Protocol at the Olympic Games
|This is an article from the book 'An Expert's |
Guide to International Protocol'. Order this new
book on our website: protocolbureau.com.
The gradual assimilation of their ceremonial elements over the years shaped the Olympic protocol as we know it today. Not all editions of the Olympic Games equally contributed to its development, though; the most significant period for the introduction of these ceremonial features dates back to the first half of the 20th century. Antwerp 1920, for example, saw for the very first time the Olympic flag with the five rings being raised during its opening ceremony; Paris 1924 is remembered for establishing the ritual of raising the next host country flag, as a symbolic handover, during its closing ceremony. Amsterdam 1928 is often evoked for the first fire lit in a stadium’s cauldron but, also, for the “Greece first, host nation last” protocol innovation for the athletes’ parade. While Los Angeles 1932 went down in history for introducing the raising of the medal winners’ flags during the victory ceremony, the idea of a torch relay saw the light on the occasion of the Berlin 1936 Games, where a lit torch was carried from Olympia, Greece, to the newly built Olympiastadion. After this fruitful period of two decades, nothing substantially changed until the Olympic Games of Melbourne 1956, where the athletes marched together during the closing ceremony as a symbol of global unity – previously they used to enter the stadium in alphabetical order by country – and the Games of Rome 1960, where the official Olympic anthem was first played.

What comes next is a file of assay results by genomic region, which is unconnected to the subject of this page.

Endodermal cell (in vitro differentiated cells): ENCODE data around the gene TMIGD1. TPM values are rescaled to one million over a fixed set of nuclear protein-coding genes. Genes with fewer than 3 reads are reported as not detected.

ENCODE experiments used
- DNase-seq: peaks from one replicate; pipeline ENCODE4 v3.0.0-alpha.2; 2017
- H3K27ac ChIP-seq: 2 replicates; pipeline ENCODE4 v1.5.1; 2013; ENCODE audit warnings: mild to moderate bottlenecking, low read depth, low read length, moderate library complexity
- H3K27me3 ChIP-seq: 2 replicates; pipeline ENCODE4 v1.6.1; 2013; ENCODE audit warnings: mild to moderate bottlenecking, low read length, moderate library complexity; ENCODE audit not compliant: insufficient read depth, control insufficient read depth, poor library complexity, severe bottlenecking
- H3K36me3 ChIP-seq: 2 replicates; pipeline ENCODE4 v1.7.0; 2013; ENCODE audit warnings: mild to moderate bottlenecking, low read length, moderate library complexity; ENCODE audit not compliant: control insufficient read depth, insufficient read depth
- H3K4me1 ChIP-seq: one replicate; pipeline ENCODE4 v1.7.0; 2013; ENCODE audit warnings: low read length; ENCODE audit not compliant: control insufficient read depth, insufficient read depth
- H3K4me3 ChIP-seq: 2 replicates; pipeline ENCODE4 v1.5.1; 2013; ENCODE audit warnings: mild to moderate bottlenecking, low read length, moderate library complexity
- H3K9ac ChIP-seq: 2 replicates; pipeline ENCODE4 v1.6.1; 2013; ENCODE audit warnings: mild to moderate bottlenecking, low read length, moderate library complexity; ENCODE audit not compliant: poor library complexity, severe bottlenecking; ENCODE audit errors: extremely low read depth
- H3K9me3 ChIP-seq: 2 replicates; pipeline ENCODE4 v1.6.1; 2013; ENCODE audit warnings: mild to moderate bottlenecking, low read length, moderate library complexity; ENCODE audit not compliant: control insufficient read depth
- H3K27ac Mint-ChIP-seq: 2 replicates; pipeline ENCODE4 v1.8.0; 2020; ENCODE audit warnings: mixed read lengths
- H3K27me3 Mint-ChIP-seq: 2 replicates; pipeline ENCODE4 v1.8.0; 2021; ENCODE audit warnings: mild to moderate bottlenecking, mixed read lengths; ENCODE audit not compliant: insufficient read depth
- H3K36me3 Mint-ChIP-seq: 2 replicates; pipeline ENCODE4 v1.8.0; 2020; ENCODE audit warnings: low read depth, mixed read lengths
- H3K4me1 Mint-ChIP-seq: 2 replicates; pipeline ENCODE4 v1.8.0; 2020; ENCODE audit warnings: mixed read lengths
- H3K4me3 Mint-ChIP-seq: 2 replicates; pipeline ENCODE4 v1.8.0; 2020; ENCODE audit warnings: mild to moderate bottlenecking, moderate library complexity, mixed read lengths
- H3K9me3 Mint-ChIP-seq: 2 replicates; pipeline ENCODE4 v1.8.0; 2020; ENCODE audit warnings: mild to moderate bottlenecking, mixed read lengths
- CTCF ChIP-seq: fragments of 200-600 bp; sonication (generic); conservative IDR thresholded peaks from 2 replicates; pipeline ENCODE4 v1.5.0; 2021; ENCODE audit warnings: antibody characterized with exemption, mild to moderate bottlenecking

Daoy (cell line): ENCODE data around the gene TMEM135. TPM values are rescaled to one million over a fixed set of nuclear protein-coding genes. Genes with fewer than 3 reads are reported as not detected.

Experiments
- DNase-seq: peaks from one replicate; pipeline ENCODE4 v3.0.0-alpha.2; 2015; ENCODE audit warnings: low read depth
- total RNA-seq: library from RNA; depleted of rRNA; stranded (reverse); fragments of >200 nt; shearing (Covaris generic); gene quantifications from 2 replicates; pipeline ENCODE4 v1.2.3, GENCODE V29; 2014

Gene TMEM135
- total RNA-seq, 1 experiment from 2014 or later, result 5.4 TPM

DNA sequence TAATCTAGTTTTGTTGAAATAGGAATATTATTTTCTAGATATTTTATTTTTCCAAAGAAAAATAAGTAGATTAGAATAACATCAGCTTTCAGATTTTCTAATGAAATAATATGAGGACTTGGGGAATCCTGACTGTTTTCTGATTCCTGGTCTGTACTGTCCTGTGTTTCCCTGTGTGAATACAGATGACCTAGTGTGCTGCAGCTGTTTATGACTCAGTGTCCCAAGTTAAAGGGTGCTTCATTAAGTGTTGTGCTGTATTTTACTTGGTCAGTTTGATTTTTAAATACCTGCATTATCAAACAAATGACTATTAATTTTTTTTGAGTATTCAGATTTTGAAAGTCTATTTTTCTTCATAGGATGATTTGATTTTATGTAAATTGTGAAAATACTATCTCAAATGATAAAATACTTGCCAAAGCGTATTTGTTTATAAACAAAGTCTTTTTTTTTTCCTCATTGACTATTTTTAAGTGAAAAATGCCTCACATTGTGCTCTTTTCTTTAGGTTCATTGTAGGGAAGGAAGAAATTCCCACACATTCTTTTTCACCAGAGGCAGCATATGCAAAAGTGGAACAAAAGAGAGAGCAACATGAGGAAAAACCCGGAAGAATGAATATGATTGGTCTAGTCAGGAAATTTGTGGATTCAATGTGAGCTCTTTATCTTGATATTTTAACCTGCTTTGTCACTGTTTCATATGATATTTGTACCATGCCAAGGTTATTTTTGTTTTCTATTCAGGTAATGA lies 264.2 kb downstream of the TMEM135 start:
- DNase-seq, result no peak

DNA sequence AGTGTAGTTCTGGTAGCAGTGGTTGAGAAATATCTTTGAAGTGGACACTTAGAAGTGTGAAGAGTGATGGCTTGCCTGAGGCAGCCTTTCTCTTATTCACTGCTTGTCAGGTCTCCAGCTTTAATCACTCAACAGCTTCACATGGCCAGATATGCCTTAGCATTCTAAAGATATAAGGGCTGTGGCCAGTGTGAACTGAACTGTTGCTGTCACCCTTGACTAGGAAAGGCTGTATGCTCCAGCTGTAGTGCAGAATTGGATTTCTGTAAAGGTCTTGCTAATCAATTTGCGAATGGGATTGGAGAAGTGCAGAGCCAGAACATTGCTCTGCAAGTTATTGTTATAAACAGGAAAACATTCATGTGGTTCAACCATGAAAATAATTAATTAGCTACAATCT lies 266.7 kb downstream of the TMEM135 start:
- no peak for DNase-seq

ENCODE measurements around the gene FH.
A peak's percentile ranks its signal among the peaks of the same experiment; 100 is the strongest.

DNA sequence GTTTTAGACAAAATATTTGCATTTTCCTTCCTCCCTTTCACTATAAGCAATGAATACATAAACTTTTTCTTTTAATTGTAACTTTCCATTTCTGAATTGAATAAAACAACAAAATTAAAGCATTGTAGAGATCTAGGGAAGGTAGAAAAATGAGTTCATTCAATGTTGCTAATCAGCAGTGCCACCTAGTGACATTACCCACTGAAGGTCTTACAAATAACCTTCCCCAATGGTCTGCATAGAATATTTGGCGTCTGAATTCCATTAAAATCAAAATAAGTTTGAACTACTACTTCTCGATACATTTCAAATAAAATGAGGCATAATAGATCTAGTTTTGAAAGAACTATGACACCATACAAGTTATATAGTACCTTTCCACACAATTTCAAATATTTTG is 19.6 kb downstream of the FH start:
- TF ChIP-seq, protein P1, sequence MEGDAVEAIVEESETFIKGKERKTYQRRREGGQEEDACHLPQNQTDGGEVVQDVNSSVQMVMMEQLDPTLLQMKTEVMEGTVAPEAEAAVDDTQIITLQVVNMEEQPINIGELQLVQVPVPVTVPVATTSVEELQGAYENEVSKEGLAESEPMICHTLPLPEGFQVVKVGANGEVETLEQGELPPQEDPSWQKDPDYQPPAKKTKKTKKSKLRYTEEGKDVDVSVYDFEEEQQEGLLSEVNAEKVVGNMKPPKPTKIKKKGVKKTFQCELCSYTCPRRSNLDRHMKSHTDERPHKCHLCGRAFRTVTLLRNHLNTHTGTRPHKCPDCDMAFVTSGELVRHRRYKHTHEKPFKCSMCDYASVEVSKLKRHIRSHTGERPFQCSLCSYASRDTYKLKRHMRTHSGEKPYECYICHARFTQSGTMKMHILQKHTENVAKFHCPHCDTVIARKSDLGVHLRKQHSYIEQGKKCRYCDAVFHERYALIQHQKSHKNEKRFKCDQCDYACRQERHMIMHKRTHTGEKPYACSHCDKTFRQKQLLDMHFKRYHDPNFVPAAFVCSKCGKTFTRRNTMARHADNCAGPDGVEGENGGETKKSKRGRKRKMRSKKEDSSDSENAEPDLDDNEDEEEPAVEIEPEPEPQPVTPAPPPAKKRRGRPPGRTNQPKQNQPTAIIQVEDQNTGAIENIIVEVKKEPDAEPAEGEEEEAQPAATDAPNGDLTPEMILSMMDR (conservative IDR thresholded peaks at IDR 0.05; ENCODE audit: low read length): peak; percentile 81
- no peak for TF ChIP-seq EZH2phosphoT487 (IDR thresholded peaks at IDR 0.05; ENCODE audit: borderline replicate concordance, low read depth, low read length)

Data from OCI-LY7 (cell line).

This is an article from the book 'An Expert's Guide to International Protocol'. Order this on the Protocolbureau website: protocolbureau.com.